My friend Frankie the sax player used to say, â€œIf it donâ€™t flow, donâ€™t go.â€
I think we all have a sense of when, prior to a planned event a series of small things happen, each of which portends bad news for the event. In other words, things are just not â€œflowingâ€ in which case one ought to consider changing plans.
Well, today, things didnâ€™t flow but we went anyway.
Today Usual Suspects Ken the Bodyguard, Jeff – Da Chef of da Future (and horseshit horseshoe player) and I assembled at the House by the Parkway to drive to Raceway Park to see our friend Willie race. We were going in Jeffâ€™s car. Weather reports had been uniformly sketchy, but they all agreed that there would be rain later in the day (a sign). The weather was fine when we left.
We no sooner got on the highway when the carâ€™s engine light came on and it began hesitating and sounded ready to stall (another sign). After checking the gas cap (a loose gas cap will do that) and seeing that the problem persisted, we returned to the House by the Parkway and took the Big Fat Black Capitalist Car out of its hanger for the trip. Ken said that heâ€™d drive my car. (Ken and Jeff think Iâ€™m a shitty driver â€“ assholes!)
We picked up Jeff at his house and hit the road. We stopped at a diner near the track for some breakfast, and ended up getting a server who looked like he just graduated from rehab. It took forever to get our breakfast (another sign), and when it finally came, the order was all screwed up (yep, another sign).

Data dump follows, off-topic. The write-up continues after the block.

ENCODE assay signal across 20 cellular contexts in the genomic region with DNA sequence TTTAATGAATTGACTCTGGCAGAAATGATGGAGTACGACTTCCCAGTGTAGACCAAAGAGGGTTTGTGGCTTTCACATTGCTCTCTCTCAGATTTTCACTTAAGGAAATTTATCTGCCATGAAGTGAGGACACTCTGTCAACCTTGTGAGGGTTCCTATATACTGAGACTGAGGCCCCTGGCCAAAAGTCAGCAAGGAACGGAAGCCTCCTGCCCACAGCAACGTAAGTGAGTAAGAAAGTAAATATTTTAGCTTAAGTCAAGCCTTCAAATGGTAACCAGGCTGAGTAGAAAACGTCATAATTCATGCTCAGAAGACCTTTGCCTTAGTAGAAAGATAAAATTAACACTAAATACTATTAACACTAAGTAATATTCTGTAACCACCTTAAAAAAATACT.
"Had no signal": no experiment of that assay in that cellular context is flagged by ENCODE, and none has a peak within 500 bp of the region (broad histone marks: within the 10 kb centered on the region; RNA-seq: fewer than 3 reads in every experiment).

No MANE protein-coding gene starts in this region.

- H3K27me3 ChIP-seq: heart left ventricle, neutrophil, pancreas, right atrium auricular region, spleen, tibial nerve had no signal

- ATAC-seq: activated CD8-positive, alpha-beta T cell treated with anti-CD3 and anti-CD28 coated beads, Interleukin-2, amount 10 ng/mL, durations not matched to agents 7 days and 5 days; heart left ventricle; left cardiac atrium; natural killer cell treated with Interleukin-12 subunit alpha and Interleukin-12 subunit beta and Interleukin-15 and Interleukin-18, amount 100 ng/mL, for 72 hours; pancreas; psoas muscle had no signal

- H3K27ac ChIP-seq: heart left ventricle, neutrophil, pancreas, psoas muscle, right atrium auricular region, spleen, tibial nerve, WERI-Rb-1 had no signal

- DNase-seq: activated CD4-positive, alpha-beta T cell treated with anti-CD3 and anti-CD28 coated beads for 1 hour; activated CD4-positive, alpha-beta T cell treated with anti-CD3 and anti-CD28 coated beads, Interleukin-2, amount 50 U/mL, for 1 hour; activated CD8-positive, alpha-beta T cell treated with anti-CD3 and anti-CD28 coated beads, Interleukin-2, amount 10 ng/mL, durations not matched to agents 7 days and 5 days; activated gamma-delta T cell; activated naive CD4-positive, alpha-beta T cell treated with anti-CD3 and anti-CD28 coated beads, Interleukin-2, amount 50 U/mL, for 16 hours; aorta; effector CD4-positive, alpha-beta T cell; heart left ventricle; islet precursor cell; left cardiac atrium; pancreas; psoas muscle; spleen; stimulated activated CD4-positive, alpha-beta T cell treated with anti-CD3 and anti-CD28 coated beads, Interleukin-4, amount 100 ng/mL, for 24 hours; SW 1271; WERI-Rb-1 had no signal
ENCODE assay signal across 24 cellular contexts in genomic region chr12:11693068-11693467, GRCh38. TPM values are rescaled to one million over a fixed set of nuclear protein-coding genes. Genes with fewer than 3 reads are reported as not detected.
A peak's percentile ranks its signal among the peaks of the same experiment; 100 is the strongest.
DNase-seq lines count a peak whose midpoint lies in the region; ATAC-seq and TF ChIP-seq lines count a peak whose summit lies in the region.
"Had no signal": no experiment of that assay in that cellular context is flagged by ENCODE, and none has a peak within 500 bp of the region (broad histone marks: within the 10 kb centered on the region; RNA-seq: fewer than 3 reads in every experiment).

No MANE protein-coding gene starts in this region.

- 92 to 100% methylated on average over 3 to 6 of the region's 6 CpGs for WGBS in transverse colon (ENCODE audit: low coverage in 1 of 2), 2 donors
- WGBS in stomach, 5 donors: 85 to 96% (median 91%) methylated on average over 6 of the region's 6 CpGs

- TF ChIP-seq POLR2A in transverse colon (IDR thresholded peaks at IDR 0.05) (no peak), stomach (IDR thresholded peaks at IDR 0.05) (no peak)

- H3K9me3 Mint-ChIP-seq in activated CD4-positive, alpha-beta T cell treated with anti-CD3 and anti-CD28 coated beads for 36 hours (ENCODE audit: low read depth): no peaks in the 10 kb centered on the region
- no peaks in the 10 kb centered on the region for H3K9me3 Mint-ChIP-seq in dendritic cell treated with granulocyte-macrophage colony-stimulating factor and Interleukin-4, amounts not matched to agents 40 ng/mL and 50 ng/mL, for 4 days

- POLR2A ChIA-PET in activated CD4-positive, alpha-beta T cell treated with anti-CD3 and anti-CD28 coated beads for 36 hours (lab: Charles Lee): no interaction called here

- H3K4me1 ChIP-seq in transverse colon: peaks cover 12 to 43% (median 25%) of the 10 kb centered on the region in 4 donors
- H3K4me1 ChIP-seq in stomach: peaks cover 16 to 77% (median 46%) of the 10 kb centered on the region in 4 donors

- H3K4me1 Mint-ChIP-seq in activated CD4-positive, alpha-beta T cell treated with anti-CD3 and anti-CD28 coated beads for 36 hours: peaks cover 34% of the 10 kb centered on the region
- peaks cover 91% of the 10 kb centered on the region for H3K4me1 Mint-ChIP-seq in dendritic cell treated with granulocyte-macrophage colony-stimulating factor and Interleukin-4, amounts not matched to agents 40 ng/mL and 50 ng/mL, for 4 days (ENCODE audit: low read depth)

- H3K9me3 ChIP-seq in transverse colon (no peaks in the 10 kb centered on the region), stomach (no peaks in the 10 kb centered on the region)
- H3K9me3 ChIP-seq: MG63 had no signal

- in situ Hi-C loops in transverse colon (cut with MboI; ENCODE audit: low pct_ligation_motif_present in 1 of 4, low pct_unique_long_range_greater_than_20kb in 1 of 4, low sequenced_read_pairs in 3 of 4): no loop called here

As we exited the diner, the skies turned ugly (another sign), but we decided to head for the track anyway, as it was only a few miles away. We reasoned that we didnâ€™t have to enter the track of the weather remained as ominous looking.
We arrived at the track, and, although it was very cloudy, we decided that it might not rain, or if it rained, it might just be a shower. Besides, through the fence, we saw Willie and his crew (including Willieâ€™s brother Paulie) on line with his car waiting to do his first time trial. We paid our $20 each for a pit pass.
We pulled into the pit area and found a good parking spot. As I was about to open the door, Ken said, â€œStay in the car.â€
When I looked at him as if he were crazy, he pointed to the rain drops on the windshield. Within one minute, the skies opened, producing a monstrous farookinâ€™ storm â€“ the End-of-the-World kind of rainstorm. We sat in the car for about a half hour, as the pit area turned into a quagmire and the rain never let up. We finally decided to bail.
Had we arrived to the track three minutes later, we could have turned around on the entrance road and saved ourselves sixty bucks. We ended up spending another hour or so driving home on badly flooded roads and kicking ourselves in the ass for ignoring all the â€œsignsâ€ and for not heeding my friend Frankie the sax playerâ€™s advice.
I think I’ll spend the rest of the day with a book.